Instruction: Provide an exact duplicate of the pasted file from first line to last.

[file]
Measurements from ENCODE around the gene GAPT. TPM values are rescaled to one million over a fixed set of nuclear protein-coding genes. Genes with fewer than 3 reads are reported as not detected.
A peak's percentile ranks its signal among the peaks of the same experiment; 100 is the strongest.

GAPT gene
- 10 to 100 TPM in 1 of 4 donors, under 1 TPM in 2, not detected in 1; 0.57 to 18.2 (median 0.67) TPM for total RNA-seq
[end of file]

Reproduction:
Measurements from ENCODE around the gene GAPT. TPM values are rescaled to one million over a fixed set of nuclear protein-coding genes. Genes with fewer than 3 reads are reported as not detected.
A peak's percentile ranks its signal among the peaks of the same experiment; 100 is the strongest.

GAPT gene
- 10 to 100 TPM in 1 of 4 donors, under 1 TPM in 2, not detected in 1; 0.57 to 18.2 (median 0.67) TPM for total RNA-seq